In response to a question, Kurtis stated that drugs are easily obtainable here in Oshkosh. They are not limited by location or social status.
Thanks to Judge Jorgensen and Kurtis for an enlightening, and frightening, presentation.
Wellness in a Heartbeat

Fellow Club member John Fuller has offered to share some health news/information with us from time to time. This week he shares:

Rotary Wellness in a Heartbeat: How to eat mindfully in the real world — and that doesn’t mean distraction-free
There’s a Zen proverb, “When walking, walk. When eating, eat.” Unfortunately, modern society seems to follow this adage: “When walking, check your cellphone. When eating, check your cellphone.” Because our food intake seems to rise as our ability to focus falls, the diet and wellness industries have issued edicts to eat mindfully and eliminate mealtime distractions. Though well-meaning, this advice only adds to the pressure of a fast-paced world in which multitasking (within reason) can help us keep up.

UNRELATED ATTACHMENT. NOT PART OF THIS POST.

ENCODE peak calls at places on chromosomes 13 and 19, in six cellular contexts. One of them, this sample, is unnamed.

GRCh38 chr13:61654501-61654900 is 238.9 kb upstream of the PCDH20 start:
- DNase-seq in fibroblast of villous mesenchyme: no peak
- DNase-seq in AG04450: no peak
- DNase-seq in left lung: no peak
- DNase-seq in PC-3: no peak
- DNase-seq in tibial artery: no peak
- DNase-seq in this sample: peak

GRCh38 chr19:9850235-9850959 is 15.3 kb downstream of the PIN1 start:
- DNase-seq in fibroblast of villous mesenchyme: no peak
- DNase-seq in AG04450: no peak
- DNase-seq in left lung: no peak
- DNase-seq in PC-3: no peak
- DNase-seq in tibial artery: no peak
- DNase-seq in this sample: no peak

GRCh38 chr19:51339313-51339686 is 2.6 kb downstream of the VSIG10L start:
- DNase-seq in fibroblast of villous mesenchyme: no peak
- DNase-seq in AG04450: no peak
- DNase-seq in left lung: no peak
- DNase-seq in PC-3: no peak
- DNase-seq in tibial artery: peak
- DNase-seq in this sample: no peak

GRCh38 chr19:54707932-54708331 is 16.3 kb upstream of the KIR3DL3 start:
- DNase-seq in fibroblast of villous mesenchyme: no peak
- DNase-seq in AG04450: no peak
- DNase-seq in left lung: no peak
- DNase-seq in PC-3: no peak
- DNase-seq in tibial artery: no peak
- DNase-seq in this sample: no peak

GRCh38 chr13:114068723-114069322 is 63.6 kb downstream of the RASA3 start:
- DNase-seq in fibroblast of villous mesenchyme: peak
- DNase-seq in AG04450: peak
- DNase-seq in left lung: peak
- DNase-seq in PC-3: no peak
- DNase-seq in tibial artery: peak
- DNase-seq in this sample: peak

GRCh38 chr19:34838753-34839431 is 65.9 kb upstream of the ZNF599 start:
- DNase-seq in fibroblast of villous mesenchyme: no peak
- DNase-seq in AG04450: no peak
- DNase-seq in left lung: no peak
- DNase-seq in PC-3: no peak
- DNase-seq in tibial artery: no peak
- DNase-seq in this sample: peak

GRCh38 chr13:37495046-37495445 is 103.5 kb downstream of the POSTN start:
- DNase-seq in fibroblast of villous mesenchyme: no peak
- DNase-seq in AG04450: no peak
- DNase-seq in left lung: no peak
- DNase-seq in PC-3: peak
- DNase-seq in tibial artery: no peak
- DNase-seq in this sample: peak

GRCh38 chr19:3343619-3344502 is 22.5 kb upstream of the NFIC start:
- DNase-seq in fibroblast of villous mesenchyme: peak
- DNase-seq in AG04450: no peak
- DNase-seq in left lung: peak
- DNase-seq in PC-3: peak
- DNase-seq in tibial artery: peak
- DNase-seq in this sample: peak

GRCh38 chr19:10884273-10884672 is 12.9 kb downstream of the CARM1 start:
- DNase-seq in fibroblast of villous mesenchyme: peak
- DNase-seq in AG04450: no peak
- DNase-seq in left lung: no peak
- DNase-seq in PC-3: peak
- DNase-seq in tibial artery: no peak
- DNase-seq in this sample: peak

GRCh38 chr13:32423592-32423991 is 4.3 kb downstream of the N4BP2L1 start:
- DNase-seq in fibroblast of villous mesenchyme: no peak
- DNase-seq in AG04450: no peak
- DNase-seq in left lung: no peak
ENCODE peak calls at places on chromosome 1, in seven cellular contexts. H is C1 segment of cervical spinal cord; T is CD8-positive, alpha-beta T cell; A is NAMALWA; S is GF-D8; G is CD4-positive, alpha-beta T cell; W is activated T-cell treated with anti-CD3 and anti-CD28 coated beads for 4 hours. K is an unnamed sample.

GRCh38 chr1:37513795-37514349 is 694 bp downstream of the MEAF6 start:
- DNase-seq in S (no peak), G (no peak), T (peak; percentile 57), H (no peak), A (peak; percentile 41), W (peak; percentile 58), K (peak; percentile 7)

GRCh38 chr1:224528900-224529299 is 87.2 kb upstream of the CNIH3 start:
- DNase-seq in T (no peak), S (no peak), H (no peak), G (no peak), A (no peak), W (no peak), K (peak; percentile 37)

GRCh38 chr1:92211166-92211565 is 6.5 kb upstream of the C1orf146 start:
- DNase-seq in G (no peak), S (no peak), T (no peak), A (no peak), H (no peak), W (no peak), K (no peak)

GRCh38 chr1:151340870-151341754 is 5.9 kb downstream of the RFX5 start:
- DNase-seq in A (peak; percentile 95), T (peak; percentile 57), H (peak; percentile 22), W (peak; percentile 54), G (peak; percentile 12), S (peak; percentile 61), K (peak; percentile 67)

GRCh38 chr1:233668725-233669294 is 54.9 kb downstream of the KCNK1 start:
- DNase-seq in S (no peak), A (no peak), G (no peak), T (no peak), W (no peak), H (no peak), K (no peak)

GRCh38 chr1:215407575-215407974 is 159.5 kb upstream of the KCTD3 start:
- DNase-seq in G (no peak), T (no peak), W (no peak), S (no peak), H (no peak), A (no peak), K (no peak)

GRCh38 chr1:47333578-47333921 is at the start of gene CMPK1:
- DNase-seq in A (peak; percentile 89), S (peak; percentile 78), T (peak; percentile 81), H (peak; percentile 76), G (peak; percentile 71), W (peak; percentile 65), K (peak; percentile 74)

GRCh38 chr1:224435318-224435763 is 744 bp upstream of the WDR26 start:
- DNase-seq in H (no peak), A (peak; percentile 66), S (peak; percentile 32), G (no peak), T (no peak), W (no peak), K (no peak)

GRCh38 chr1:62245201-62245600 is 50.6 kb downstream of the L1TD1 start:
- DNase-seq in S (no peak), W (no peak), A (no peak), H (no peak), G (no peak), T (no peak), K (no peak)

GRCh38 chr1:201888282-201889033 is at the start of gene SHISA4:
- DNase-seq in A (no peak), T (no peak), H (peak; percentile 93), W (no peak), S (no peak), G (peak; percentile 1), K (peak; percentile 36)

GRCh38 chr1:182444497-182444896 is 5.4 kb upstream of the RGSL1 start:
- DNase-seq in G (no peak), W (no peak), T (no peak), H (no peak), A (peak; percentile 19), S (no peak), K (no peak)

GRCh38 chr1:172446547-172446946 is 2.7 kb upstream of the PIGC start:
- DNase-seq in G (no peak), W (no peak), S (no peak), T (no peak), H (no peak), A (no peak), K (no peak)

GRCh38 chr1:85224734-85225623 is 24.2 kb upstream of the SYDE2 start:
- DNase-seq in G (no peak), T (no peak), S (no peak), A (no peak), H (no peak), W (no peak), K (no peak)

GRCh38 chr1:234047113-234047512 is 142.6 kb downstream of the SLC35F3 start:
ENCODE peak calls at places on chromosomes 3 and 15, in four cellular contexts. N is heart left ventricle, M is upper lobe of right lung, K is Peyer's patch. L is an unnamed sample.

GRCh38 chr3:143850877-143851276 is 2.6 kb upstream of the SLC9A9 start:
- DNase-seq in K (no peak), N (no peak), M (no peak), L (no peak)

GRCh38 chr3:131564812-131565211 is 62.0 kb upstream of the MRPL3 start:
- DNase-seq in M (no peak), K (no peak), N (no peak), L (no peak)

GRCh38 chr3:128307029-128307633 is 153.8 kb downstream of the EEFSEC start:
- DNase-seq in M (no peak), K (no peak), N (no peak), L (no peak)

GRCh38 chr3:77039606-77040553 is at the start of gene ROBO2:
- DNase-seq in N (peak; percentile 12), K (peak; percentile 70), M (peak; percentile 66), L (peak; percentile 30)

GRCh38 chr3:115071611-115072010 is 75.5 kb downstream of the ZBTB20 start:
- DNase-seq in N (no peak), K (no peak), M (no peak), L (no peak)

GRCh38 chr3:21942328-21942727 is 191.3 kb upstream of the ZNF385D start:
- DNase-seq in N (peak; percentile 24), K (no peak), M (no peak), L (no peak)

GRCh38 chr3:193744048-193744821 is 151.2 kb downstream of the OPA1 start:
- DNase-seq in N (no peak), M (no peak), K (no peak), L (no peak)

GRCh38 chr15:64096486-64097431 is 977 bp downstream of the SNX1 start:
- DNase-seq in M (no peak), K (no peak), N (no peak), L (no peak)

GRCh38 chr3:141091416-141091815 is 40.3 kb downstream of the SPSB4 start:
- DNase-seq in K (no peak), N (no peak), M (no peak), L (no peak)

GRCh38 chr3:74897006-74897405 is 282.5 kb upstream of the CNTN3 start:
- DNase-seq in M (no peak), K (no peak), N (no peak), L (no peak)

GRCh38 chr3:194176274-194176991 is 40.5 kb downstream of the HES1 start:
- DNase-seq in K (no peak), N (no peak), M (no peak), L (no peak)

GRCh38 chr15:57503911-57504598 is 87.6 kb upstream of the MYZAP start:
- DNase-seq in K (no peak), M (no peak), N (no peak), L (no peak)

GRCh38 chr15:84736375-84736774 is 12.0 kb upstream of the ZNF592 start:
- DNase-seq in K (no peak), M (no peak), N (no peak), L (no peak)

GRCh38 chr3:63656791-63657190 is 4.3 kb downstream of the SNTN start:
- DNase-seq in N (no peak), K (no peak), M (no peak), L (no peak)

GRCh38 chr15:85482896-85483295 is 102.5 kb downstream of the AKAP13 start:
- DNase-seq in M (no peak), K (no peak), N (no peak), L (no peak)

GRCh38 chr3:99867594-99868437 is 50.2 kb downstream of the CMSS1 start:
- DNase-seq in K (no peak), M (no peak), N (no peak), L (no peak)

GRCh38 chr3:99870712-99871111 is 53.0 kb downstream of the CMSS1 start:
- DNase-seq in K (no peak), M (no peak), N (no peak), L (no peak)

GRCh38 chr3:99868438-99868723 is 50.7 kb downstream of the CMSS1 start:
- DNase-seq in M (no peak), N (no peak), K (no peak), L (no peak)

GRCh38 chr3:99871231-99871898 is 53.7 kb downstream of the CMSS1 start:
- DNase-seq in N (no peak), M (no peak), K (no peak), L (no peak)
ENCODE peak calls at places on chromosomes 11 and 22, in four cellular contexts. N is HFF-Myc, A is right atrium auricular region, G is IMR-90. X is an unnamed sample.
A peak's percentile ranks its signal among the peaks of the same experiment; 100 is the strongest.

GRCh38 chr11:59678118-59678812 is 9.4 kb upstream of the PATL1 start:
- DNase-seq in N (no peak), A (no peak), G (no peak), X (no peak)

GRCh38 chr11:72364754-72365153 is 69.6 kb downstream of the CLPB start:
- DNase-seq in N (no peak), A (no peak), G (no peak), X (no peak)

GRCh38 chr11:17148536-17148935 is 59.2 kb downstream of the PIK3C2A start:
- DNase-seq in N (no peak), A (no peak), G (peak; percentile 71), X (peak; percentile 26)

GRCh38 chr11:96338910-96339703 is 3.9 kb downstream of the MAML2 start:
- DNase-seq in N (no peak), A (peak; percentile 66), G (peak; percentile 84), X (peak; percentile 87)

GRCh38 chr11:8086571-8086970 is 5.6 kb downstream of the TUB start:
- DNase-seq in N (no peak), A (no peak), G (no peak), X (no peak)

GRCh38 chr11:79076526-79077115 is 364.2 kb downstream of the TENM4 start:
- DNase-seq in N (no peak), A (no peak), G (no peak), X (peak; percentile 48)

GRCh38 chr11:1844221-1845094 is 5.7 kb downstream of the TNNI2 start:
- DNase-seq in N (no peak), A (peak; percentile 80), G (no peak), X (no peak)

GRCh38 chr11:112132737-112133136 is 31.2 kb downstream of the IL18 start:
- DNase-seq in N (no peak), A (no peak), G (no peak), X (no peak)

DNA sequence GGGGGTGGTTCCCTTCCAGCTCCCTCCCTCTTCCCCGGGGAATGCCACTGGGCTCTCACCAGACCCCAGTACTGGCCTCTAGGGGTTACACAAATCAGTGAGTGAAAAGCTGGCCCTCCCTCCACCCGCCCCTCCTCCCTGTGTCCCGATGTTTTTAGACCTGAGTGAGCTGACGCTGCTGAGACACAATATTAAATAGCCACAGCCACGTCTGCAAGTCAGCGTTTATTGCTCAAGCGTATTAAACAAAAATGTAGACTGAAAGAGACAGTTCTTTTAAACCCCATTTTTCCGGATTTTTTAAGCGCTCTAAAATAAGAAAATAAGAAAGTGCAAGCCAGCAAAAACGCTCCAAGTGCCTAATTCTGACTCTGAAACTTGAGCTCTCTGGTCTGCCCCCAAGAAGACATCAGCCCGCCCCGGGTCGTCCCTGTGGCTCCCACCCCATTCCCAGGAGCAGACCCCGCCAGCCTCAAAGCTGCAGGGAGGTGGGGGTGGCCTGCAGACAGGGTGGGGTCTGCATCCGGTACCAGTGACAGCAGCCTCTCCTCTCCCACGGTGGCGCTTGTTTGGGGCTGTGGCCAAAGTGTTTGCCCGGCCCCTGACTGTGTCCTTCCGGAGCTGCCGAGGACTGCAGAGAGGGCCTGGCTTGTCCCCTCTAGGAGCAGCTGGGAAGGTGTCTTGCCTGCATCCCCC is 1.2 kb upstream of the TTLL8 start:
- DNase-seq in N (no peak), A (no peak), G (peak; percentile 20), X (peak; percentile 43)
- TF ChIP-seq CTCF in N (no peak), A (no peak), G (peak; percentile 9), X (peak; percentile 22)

Yes, mindful eating, and mindfulness itself, have value. But do we really need to shut off everyone and everything around us to enjoy their benefits? To answer this question, we need to understand the concepts of mindful eating and distracted eating, how these practices might or might not affect weight, and the role each can play in your daily life.
What is mindful eating, and why do it?
Mindful eating means increasing interoceptive awareness — the awareness of bodily sensations — as you eat. That means paying attention to sensations of hunger and satiety — the reduction of appetite and/or hunger after eating. It also means being aware of other physical sensations such as tension, fatigue and thirst, and emotional states such as anxiety or boredom.